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MSI Carbon Pro X370 Ryzen 7 3700X upgrade

Updated: Jan 14


So one of my four AMD workstations has always been a subtle problem child. I was suspicious that the CPU that I initially installed in it, a first gen Ryzen 1700X was a bad un, but I could never quite get to authoritatively prove it.


This was actually a machine I bought for my wife to use two years ago but she never wanted to use it so I have been developing my Chess AI on it quietly over the years.


I passed on the 2700X upgrade a year or so ago as the gain was not enough to swing the needle to buy but when I looked at the architecture and thermal loading of the 3700X 3rd gen, my mind was passionately made up.


Now I do not do single core work and simple computing stuff on these machines, everything is multi-core even load max amperage stuff that whacks the processor on all cores pretty much evenly to the max.


In the pursuit of the happy running of the X370 Carbon Pro mobo though, I had bought several power supplies of the exceedingly expensive variety because that system kept tripping max power on the CPU and crashing.


After the third PSU I decided it was not the PSU deficiencies causing the weird shit.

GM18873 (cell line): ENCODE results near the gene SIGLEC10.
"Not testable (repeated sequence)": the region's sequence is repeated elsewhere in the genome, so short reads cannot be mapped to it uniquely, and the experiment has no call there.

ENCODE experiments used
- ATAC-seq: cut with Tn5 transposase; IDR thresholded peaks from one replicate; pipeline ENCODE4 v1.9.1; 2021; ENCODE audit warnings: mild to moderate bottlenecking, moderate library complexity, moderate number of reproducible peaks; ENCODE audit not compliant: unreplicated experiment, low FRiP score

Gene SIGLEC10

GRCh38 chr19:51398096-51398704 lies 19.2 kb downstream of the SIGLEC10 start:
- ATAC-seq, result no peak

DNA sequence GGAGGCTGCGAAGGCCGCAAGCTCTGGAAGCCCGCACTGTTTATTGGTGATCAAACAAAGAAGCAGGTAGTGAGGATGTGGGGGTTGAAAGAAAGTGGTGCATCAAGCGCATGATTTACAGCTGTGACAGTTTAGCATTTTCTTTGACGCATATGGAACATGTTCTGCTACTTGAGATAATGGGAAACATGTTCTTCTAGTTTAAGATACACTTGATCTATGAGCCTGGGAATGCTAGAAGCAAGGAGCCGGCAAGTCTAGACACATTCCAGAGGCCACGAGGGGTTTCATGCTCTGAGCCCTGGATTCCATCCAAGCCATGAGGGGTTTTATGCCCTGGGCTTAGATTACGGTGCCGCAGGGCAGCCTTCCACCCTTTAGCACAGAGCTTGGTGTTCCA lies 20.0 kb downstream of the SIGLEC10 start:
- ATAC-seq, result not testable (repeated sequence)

As I eyed the 7/7 date for the new 7nm 3rd Gen Ryzen 5,7 & 9 systems I had some thinking to do.


New CPU's slotting in to the current X370 gear or do I upgrade to X570 motherboards with all the other goodies as well?


I elected to go for the CPU upgrades first, slotting into the existing motherboards because this step was the cheapest route.

Also, the thermal TDP on the 3700X is listed at 65W!! That's bloody amazing!! I was drawn to this stat like a fly to shit.


I reasoned that the 1000W PSU in there now would have an easier time of it as well and it would get me a huge CPU performance leap while the pricing on X570 PCIe 4.0 goodies calmed down and got somewhat more reasonable.


It would also prove out the Motherboard vs the Processor question I had still not conclusively answered.


I also wanted to get the latest AMD 5700 GPU that was also based on 7nm technology if that worked out on the X370 Carbon Pro rig.


Right now its using an nVidia 970 and is why I will never buy anything from nVidia ever again. That GPU is total shite. I paid a lot of money for that garbage and to find out the things about that junk I have in due course has resulted in me never buying anything from nVidia, like ever again.


So today (7/13), I got the first 3700X from Amazon and after my morning shopping and usual Saturday chores were done, I nipped upstairs to install it.


It went surprisingly easy and leveraged some pleasant surprises along the way that I was not expecting.


It also proved out the fact that the 1700X I had in the Carbon Pro was in fact a bum chip.


I had to find a cloth and some rubbing alcohol to clean the thermal paste off the water cooler block.


I also painted a Hindu Swasti in thermal paste on the 3700X and screwed the water cooler clamp to it's ass.


The reason why is this shape seems to work well when the clamping of the cooler block squeezes everything every which way.